I will take a stab at the Prashant's question ...

January 03, 2007 - 5:01 pm UTC

Reviewer: Arup Nanda from Danbury, CT, USA

I will take a stab at the Prashant's question.

Most V$ views work by selecting information from the corresponding GV$ view with a predicate "where instance_id = <that instance>". So V$SESSION in Instance 1 is actually "SELECT * FROM GV$INSTANCE WHERE INST_ID = 1". On a three node RAC database, if you select from v$session, you get sessions from that instance only. Selecting from GV$SESSION creates parallel query slaves on the other instances and gets the information back to your session.

This works fine in almost all cases. There are few exceptions: in case of redo logs, the RAC instance must see all the redo logs of other instances as they become important for its recovery. Therefore, V$LOG actually shows all the redo logs, of all the instances, not just of its own. Contrast this with V$SESSION, which shows only sessions of that instance, not all. So, if there are 3 log file groups per instance (actually, per "thread") and there are 3 instances, V$LOG on any instance will show all 9 logfile groups, not 3.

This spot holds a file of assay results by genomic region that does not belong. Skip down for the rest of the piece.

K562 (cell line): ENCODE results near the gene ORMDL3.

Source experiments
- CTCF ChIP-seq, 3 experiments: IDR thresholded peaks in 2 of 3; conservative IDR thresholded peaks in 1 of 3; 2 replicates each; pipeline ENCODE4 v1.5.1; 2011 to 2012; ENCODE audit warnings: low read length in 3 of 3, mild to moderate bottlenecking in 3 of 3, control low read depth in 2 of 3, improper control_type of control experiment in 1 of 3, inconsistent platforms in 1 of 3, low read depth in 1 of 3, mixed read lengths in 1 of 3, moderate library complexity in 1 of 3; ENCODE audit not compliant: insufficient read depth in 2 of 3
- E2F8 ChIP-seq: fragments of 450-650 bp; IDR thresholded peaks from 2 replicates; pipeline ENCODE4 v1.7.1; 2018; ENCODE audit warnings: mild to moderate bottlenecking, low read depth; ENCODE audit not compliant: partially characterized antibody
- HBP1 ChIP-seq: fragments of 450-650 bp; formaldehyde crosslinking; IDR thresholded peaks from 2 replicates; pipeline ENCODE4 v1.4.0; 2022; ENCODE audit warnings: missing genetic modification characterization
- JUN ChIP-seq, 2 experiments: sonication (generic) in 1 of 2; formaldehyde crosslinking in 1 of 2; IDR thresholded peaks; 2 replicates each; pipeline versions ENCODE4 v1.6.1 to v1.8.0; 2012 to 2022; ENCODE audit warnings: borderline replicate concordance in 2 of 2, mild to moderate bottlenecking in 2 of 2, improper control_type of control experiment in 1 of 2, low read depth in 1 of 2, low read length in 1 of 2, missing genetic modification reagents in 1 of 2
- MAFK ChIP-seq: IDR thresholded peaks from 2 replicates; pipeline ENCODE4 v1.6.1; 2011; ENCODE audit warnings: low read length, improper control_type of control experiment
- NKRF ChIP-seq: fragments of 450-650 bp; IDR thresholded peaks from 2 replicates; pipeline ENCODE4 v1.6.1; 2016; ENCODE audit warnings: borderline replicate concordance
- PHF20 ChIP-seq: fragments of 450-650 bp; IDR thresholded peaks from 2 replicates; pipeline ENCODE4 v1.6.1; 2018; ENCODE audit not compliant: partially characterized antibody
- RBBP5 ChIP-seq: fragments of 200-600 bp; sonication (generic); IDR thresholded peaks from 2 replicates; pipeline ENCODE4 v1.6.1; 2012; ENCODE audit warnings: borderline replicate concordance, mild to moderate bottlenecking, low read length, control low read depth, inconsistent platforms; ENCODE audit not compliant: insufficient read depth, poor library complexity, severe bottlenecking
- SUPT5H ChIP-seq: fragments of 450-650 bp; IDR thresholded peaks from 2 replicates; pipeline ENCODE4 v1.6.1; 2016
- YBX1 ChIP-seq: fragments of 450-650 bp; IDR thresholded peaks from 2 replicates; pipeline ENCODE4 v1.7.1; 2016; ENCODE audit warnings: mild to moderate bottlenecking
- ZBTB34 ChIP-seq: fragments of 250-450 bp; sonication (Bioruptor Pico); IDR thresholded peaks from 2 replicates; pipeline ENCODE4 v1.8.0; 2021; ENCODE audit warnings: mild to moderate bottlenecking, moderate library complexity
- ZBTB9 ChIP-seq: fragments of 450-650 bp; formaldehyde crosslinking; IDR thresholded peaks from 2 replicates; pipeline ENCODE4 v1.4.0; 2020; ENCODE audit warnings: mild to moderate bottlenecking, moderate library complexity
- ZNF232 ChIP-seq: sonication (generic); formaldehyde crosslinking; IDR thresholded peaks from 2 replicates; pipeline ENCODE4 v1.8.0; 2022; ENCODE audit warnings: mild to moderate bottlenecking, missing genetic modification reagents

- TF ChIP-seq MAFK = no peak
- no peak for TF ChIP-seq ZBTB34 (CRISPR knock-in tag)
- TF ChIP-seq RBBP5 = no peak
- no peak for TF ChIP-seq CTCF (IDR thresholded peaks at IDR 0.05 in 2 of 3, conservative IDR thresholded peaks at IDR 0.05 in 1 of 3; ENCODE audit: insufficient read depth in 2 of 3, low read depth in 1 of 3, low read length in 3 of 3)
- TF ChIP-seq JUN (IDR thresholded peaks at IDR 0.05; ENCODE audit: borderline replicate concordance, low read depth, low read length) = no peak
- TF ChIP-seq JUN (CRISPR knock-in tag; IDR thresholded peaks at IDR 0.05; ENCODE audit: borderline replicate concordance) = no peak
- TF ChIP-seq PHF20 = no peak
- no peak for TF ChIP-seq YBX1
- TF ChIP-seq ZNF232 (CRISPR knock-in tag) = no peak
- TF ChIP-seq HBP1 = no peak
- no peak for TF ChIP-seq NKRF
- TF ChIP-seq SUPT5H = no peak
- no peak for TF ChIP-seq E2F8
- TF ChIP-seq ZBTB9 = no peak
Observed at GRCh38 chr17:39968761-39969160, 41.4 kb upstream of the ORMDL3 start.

When you select form GV$LOG, remember, the session gets the information from other instances as well. Unfortunately, the PQ servers on those instances also get 9 records each, since they also see the same information seen by the first instance. On a three instance RAC, you will get 3X9 = 27 records in GV$LOG!

The same explanation applies to GV$LOGFILE as well as GV$THREAD.